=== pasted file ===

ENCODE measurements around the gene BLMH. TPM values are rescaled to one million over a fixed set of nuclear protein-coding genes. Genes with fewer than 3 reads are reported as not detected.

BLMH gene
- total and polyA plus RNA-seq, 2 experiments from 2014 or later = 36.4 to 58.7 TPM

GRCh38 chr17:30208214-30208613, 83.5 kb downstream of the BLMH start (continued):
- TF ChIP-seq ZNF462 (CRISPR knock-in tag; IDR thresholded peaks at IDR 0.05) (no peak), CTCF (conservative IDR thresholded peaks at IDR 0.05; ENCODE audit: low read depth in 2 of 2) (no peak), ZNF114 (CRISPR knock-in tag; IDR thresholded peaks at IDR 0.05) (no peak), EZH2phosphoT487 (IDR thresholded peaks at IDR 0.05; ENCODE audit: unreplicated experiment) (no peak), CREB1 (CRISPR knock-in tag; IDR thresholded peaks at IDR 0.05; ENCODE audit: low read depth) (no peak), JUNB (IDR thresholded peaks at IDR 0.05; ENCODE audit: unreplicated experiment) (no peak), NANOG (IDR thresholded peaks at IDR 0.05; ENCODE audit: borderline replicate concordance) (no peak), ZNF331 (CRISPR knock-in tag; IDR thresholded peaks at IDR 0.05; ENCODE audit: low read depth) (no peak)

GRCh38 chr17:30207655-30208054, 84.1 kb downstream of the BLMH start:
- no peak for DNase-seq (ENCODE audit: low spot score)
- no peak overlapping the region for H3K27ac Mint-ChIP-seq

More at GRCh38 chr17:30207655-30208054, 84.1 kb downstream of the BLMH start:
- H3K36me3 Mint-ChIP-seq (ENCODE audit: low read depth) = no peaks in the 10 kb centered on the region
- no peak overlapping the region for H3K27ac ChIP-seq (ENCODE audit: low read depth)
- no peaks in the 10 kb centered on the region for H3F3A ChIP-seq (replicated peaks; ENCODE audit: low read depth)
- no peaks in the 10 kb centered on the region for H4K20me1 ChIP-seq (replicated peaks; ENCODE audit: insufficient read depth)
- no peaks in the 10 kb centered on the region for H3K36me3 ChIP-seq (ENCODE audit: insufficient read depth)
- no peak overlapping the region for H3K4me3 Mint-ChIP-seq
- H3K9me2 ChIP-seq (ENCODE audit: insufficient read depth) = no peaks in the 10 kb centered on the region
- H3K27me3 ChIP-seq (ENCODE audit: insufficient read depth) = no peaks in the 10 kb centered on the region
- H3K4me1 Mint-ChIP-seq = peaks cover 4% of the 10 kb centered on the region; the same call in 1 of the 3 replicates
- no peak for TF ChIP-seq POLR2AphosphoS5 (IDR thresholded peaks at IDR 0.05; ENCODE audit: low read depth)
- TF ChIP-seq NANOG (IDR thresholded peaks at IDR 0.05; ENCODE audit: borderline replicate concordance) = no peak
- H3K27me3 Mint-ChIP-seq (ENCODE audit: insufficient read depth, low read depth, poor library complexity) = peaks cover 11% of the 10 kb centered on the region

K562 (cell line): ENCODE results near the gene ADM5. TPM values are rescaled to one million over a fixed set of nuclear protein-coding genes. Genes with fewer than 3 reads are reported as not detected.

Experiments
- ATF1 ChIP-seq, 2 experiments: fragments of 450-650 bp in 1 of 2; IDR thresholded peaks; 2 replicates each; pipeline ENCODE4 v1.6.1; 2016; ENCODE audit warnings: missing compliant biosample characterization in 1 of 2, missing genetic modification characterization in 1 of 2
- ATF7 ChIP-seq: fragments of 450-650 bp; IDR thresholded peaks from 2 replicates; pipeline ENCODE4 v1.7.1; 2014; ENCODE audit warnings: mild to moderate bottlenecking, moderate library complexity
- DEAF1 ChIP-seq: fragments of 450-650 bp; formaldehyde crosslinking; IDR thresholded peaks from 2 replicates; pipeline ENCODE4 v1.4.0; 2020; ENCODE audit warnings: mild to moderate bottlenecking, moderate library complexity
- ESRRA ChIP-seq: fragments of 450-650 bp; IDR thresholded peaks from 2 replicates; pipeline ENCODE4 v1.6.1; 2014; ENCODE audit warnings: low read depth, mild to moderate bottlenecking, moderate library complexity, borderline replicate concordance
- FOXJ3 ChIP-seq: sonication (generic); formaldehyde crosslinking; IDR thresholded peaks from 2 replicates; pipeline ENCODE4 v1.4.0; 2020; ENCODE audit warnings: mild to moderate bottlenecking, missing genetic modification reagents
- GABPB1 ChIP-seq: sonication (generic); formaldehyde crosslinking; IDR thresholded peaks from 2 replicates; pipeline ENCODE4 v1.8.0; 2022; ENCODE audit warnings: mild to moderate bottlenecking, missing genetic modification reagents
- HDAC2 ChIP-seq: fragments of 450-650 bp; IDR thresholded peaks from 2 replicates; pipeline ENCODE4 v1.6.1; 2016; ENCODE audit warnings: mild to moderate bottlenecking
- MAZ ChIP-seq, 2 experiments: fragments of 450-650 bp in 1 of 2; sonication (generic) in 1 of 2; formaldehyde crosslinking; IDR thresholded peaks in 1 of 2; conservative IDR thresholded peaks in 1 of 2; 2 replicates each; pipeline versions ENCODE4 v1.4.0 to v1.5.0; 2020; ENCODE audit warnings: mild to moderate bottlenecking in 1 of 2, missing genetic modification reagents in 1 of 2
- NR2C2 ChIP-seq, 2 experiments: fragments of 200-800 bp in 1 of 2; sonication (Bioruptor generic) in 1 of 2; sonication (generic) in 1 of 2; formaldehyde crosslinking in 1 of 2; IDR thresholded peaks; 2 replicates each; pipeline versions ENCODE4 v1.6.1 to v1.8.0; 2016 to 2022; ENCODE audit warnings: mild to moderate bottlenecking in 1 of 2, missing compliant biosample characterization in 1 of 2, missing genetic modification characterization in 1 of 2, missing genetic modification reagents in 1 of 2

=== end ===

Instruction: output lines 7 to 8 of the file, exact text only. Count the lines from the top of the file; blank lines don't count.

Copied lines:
- no peak for DNase-seq (ENCODE audit: low spot score)
- no peak overlapping the region for H3K27ac Mint-ChIP-seq